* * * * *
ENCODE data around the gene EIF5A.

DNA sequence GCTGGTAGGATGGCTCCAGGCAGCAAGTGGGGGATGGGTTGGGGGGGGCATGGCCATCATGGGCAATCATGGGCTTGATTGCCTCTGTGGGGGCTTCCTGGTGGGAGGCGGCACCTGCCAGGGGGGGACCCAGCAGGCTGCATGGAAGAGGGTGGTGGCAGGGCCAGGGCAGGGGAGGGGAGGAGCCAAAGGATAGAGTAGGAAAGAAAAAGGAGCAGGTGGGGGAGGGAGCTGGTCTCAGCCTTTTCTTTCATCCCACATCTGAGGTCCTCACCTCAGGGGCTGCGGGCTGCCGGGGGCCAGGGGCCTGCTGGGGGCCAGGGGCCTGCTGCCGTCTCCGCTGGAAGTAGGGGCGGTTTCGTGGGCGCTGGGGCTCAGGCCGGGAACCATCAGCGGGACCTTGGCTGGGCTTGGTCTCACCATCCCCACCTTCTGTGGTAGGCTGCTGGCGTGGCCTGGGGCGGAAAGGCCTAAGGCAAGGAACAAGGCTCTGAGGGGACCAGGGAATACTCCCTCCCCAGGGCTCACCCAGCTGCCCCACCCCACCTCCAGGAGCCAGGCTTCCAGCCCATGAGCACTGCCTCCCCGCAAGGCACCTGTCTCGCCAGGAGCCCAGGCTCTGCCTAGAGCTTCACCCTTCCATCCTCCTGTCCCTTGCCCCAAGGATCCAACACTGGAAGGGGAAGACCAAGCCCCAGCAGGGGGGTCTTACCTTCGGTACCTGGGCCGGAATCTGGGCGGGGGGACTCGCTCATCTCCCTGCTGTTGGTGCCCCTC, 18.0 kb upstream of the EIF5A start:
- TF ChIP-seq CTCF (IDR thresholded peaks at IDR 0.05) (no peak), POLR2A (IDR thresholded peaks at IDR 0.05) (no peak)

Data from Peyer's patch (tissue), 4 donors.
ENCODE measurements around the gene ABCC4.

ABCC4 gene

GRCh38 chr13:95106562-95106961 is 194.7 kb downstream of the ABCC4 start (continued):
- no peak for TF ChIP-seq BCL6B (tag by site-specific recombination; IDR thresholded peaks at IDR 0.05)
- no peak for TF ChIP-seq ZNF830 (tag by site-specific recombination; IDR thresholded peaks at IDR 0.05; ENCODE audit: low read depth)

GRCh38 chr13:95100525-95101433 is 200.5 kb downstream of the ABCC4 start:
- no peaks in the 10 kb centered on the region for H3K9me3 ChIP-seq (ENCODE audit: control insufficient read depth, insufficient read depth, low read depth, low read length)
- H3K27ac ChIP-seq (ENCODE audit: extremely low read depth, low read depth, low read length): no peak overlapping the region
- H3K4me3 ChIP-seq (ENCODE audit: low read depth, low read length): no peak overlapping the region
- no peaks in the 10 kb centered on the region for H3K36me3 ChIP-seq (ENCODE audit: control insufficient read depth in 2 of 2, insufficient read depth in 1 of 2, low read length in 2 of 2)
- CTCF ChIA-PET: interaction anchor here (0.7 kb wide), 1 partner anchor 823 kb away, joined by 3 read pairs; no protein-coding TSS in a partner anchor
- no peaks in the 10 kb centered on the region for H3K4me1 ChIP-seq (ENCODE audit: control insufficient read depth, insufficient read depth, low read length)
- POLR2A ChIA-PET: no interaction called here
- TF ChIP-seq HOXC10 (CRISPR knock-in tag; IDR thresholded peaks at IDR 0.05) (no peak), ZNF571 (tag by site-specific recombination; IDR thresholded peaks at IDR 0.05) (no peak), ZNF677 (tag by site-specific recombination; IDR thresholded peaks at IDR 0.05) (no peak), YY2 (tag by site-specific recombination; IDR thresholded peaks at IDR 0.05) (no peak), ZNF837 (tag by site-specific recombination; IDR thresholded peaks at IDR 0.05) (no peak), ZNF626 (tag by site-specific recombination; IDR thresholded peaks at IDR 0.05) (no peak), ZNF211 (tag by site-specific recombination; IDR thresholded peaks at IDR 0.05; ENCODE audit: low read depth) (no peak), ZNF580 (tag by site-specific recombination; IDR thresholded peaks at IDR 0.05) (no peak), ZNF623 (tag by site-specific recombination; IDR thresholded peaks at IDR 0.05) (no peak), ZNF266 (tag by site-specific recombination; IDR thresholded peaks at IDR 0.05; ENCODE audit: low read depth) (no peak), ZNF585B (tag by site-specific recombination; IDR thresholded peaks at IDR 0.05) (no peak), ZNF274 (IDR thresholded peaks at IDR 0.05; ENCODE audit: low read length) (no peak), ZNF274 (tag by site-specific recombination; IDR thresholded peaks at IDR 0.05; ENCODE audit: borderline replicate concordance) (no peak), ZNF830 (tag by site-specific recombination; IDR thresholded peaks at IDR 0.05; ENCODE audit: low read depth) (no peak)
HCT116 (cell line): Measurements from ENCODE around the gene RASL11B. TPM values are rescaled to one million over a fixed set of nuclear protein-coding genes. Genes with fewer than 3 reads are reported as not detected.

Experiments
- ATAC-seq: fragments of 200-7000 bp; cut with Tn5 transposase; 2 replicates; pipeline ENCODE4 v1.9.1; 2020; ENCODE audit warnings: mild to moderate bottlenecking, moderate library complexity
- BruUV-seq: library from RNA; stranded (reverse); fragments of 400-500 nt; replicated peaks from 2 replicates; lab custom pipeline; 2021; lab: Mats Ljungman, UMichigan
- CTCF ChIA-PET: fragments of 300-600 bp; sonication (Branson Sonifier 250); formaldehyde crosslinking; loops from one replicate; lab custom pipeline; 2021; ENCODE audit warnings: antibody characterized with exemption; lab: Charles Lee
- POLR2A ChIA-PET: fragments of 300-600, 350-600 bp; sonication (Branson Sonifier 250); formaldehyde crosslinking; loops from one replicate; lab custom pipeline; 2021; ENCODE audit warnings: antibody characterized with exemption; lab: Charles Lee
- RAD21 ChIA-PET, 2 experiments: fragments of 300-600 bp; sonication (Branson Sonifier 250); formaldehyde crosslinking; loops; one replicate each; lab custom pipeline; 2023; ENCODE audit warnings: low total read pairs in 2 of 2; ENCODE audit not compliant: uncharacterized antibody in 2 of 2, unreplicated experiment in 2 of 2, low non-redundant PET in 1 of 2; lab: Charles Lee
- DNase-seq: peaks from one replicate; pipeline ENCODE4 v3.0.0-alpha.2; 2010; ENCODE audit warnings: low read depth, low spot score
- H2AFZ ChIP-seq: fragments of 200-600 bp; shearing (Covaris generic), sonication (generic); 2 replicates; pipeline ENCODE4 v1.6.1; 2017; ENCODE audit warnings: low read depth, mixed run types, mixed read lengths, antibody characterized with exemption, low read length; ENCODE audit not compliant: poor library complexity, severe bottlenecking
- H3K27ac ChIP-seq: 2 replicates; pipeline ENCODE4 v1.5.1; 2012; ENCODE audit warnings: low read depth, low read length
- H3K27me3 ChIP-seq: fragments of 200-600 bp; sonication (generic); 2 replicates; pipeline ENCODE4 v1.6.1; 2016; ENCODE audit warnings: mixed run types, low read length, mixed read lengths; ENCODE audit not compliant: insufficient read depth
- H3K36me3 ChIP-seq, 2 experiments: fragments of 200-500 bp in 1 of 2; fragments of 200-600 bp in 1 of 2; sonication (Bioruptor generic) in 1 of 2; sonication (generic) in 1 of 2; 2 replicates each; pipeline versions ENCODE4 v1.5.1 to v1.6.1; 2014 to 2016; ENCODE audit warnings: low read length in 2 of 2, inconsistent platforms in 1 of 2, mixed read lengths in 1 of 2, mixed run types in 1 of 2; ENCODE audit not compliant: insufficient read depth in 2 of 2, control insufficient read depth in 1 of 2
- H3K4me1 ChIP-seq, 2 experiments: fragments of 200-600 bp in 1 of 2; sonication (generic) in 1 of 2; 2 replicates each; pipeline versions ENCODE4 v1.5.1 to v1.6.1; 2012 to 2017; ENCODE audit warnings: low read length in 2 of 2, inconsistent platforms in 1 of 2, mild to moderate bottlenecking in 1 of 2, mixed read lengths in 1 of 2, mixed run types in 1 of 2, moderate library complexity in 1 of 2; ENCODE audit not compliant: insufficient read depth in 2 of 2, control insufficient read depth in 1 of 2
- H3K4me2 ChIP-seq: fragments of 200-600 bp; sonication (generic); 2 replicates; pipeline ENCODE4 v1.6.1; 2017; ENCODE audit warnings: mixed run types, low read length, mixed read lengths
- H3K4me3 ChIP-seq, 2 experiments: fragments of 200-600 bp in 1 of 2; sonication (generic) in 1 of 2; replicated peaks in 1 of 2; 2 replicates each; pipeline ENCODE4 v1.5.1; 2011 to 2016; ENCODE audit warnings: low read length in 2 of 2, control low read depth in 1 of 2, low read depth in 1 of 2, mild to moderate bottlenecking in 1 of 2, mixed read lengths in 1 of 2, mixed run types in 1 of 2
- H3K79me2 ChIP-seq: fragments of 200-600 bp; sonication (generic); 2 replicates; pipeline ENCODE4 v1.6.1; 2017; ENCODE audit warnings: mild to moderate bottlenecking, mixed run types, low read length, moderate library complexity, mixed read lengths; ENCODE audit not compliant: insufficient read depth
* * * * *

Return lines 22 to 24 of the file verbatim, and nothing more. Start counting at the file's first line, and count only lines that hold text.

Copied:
- BruUV-seq: library from RNA; stranded (reverse); fragments of 400-500 nt; replicated peaks from 2 replicates; lab custom pipeline; 2021; lab: Mats Ljungman, UMichigan
- CTCF ChIA-PET: fragments of 300-600 bp; sonication (Branson Sonifier 250); formaldehyde crosslinking; loops from one replicate; lab custom pipeline; 2021; ENCODE audit warnings: antibody characterized with exemption; lab: Charles Lee
- POLR2A ChIA-PET: fragments of 300-600, 350-600 bp; sonication (Branson Sonifier 250); formaldehyde crosslinking; loops from one replicate; lab custom pipeline; 2021; ENCODE audit warnings: antibody characterized with exemption; lab: Charles Lee